States wash hands of 40,000 bathtubs worth of sanitiser

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Hand sanitizer that could fill more than 40,000 bathtubs has been turned over to waste companies, expired and become a hazard.

NSW and Western Australia have moved to throw away tonnes of sanitiser bottles after supply exceeded demand towards the end of the COVID-19 pandemic.

HealthShare NSW, which manages government stockpiles of personal protective equipment and medical supplies, said it is working with industry to develop sustainable solutions for expired supplies.

“This includes awarding contracts to Veolia and Cleanaway to process 7,150 tonnes of hand sanitiser into reusable raw materials,” a spokeswoman told AAP.

Children use hand disinfectant.

Hand sanitizer supplies exceeded demand in the final stages of the COVID-19 pandemic.

That amount of hand sanitizer could fill 42,000 standard bathtubs or three and a half Olympic-sized swimming pools.

HealthShare NSW declined to disclose the value of the contracts, citing legal reasons.

In another agreement with Cleanaway, WA Health Support Services paid $187,000 in September to collect and dispose of expired hand sanitiser, reportedly 134,580 bottles.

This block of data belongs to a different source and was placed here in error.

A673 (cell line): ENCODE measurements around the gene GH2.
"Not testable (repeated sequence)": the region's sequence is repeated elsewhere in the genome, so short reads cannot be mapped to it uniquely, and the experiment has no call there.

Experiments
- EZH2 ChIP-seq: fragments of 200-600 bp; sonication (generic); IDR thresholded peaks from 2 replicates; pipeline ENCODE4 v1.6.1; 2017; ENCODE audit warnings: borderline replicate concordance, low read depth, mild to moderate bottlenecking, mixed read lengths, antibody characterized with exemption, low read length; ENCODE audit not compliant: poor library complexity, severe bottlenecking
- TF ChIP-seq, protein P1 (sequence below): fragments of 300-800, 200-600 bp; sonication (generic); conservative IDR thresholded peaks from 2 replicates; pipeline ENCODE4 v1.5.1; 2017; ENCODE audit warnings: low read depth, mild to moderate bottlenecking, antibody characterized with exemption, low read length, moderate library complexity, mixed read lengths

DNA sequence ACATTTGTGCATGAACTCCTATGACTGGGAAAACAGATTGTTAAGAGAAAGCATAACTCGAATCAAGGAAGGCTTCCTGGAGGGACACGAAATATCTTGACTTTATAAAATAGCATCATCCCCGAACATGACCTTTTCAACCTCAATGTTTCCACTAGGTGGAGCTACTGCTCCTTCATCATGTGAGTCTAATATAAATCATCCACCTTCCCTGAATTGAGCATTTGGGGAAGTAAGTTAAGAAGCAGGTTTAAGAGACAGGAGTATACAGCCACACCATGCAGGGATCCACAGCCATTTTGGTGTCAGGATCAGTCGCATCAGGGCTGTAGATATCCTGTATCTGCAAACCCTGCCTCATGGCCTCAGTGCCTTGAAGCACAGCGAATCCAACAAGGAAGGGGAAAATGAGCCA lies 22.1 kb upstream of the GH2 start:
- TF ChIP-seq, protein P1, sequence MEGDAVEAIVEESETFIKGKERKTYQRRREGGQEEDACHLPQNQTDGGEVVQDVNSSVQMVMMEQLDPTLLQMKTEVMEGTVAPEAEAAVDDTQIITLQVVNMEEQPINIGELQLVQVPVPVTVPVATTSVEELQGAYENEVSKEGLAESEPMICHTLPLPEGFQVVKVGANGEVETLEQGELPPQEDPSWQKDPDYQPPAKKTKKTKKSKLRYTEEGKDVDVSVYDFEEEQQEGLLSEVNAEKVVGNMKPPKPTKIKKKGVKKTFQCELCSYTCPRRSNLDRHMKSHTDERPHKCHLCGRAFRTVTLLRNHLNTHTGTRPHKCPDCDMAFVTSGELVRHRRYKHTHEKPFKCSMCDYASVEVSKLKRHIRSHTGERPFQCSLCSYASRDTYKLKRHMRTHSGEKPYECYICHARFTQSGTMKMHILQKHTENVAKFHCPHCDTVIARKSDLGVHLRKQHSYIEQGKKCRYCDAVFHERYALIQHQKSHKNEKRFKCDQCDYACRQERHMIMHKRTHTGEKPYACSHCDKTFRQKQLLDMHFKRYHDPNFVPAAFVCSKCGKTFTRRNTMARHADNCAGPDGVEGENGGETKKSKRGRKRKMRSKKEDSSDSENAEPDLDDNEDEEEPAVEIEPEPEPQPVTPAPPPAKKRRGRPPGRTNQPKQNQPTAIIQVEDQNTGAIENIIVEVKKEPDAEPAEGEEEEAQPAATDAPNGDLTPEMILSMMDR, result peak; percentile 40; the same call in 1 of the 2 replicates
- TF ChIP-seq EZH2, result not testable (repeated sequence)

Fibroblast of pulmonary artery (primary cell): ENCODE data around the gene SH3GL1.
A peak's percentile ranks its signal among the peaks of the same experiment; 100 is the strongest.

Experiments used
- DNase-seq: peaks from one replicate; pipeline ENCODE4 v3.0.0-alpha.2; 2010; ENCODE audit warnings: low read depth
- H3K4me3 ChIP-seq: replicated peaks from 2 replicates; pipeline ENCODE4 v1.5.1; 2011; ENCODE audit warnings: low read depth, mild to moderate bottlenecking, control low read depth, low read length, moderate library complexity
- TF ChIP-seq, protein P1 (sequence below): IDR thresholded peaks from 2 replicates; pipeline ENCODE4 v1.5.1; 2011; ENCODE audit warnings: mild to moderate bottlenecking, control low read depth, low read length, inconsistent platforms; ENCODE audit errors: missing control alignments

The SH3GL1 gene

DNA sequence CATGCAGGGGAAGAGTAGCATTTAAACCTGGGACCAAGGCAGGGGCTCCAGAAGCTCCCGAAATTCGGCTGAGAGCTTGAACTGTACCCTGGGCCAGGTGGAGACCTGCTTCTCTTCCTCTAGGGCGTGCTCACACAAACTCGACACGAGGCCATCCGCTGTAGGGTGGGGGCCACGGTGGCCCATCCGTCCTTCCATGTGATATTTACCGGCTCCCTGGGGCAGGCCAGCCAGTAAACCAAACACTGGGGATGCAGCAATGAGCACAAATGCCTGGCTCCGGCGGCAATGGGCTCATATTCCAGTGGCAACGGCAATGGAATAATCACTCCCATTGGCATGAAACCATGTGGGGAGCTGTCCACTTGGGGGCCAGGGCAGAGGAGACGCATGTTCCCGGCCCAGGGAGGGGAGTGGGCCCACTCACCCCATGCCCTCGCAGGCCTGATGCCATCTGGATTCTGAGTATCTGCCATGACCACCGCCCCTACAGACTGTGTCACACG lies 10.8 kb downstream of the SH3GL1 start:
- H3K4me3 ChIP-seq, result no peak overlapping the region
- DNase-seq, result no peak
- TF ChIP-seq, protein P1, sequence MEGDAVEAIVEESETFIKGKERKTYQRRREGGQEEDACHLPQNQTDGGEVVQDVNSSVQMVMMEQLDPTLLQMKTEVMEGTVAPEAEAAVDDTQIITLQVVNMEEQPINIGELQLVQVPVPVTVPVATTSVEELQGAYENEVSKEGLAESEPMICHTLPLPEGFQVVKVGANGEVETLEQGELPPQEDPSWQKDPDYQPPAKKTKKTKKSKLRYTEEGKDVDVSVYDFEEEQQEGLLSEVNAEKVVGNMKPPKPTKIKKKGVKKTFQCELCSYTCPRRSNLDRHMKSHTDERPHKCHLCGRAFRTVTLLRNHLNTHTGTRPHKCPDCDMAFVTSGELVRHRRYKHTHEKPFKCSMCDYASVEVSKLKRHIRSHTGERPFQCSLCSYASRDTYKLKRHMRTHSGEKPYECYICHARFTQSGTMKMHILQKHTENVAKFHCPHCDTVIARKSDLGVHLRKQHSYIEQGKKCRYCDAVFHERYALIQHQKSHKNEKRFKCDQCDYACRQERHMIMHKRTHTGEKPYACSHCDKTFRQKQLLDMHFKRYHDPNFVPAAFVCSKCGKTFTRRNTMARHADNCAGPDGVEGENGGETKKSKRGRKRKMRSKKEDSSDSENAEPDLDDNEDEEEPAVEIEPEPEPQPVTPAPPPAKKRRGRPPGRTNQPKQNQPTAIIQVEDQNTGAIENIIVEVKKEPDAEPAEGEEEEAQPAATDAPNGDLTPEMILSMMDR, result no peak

A month earlier, Cleanaway was called in by the NSW education department to remove expired disinfectant, at a cost of $536,000.

“A lot of it is in schools and should be managed under environmental safety laws as a hazardous material and we are disposing of it that way,” Anthony Manning, department head for school infrastructure, told parliament this month. .

Australia’s medicines regulator says sanitisers must contain at least 60 percent alcohol.

“A high alcohol content means it has a high flammability, so it is a fire hazard if you store a lot of it,” RMIT chemistry professor Oliver Jones told AAP.

Although it was outside his expertise and had not tried it himself, Prof Jones suggested that such a high alcohol content could allow expired disinfectant to be repurposed for general cleaning.

“The alcohol in it is a good solvent, so it can maybe be used on floors or surfaces or things that you would normally use rubbing alcohol for,” he said.

HealthShare NSW said the government-wide warehouse has been established to manage the storage and distribution of “a significant amount” of medical consumables and personal protective equipment for all NSW government agencies including police, health, education and corrections.

The agency, which typically supports back-of-house operations for NSW Health, later came to manage the warehouse.

HealthShare NSW was out of expired hand sanitiser.

“We are constantly scanning the market for new, cost-effective and sustainable inventory management solutions,” a spokeswoman told AAP.

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